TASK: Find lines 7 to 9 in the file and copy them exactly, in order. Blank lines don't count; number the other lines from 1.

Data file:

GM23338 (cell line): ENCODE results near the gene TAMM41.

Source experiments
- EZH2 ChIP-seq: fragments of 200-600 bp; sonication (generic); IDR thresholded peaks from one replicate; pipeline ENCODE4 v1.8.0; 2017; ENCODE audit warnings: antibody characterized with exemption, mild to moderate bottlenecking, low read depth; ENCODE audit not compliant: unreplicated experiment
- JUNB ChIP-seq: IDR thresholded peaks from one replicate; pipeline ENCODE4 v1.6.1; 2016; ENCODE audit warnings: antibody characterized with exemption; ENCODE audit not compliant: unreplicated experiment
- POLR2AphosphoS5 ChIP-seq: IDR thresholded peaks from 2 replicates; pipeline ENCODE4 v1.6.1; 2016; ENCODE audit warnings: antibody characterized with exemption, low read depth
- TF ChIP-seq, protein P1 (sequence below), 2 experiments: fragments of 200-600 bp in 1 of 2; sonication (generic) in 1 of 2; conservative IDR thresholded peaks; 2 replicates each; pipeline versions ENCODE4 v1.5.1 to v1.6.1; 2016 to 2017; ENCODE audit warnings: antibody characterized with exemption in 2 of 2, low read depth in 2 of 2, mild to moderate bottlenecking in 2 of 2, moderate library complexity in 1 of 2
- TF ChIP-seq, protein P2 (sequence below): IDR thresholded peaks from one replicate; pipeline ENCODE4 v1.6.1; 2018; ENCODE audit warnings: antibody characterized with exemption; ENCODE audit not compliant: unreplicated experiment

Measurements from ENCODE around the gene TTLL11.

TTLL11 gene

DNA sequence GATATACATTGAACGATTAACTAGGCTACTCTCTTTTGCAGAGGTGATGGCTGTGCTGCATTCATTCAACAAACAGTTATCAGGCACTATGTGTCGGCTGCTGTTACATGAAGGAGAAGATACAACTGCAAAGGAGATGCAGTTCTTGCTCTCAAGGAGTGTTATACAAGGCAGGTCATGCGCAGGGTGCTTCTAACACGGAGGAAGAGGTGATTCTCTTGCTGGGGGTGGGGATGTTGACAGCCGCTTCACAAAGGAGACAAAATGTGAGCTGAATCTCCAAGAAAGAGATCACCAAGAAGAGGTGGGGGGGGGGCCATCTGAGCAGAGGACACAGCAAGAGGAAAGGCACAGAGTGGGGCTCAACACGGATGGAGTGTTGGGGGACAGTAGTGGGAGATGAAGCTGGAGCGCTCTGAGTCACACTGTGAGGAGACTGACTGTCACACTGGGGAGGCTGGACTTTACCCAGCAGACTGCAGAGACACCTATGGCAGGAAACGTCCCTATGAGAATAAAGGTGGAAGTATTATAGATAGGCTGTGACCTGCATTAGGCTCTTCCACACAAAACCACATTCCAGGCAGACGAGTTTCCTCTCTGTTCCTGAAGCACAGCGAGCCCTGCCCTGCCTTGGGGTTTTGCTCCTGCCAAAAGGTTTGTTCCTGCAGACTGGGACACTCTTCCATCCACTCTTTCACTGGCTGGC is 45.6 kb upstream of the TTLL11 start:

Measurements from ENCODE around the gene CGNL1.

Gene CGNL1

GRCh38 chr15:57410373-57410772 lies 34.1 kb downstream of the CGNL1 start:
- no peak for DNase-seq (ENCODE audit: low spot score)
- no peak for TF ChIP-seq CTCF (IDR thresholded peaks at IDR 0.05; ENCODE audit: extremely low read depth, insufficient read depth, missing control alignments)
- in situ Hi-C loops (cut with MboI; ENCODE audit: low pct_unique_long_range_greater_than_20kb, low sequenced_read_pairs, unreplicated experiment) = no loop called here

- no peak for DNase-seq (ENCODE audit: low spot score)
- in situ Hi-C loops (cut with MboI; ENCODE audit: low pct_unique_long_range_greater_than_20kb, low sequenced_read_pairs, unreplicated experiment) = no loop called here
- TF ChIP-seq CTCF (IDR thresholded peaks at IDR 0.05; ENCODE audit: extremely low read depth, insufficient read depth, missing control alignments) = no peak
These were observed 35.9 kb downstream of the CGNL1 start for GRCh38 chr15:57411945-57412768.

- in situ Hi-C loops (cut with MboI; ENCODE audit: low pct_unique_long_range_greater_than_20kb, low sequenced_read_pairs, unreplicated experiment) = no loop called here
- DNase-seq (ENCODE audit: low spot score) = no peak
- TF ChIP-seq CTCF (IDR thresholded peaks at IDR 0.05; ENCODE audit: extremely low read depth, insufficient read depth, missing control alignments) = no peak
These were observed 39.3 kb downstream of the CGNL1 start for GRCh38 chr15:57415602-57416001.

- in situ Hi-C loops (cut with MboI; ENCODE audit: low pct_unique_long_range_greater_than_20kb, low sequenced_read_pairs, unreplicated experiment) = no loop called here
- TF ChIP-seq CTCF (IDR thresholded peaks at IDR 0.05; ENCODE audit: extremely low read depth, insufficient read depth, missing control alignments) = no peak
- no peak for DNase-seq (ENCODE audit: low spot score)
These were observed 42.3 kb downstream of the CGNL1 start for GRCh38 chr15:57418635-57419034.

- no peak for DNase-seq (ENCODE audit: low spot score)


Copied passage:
- TF ChIP-seq, protein P2 (sequence below): IDR thresholded peaks from one replicate; pipeline ENCODE4 v1.6.1; 2018; ENCODE audit warnings: antibody characterized with exemption; ENCODE audit not compliant: unreplicated experiment

Measurements from ENCODE around the gene TTLL11.

TTLL11 gene